“You’re new here, ain’t you?” queried a voice at Jordan’s elbow. He turned quickly, to find the cameraman perched on the table, his Graflex dangling from his hand. "I'm Joe Siddall. Cleveland Dispatch.”
Jordan gave his name and asked, nodding toward the door, “Who’s the big guy? Didn’t seem to like my talking to her.”
“That’s Lt. Col. Thomas—Clarke Thomas. He’s the PRD exec. Thinks Maddy is his property. Just last week he hung a shiner on Harry Nickels, of the Memphis Star, for trying to get fresh with her—so he said. Harry was just lonesome. Better keep away from her, though, unless you’re the kind who likes trouble.” After he’d gone, Jordan finds Maddy had left a small leather case in the booth. He was about to leave it with the bartender, but decided he didn’t like the man’s looks and takes it to his room. That night the door opens—no lock—and in the dark he is dragged from bed and beaten unconscious. When he awakes he finds his room has been thorough¬ly searched and the leather case taken. Gripped in one hand is a part of a sleeve—the strap from the wristband used to fasten it around the wrist, and from a French correspondent’s uniform.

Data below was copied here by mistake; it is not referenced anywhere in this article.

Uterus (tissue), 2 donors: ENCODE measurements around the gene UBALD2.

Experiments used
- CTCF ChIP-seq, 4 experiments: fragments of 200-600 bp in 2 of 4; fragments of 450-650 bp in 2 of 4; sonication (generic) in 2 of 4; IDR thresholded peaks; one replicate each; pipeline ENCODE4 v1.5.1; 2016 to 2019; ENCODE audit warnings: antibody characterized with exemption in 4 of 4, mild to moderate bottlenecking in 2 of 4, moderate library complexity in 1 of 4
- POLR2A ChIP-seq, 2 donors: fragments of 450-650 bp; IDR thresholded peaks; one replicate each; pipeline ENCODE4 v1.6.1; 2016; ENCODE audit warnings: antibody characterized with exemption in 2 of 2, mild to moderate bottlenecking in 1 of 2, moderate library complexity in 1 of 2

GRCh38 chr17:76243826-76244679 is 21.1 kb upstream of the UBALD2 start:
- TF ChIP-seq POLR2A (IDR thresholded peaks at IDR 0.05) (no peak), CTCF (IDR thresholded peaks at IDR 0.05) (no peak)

The Scribe seems full of uniforms the strap will match, but it is not until he observes he is followed wherever he goes that he suspects Jean Dubois, of L’Matin. Later Maddy seeks him out, trying to get back her case, which she finally admits contains a list of prominent members of the French underground, or Maquis, which will mean death to many held prisoner by the Germans if it reaches them. She tells him she suspects that some of the employees of the hotel—a few of whom are from Alsace—are really Nazi sympathizers, left behind by the Germans to keep them informed of SHAEF activities.
Together they search Dubois’ room, but just as they discover the case and the list where he has hidden them, he surprises them and attacks them. Beating Jordan down, he forces Maddy to accompany him and escapes. Col. Thomas arrives and accuses Jordan of spiriting Maddy away, but finally agrees to listen; and the two team up and take after Dubois, who apparently is headed for the press camp at SHAEF advance headquarters in Luxembourg, hoping to continue posing as a French correspondent and getting through the lines.
They overtake Dubois just as he reaches a German patrol. The Germans are about to shoot Maddy, Jordan and Thomas, when an American infantry battalion rises up between the Germans and their line of retreat and captures the whole caboodle. What fun!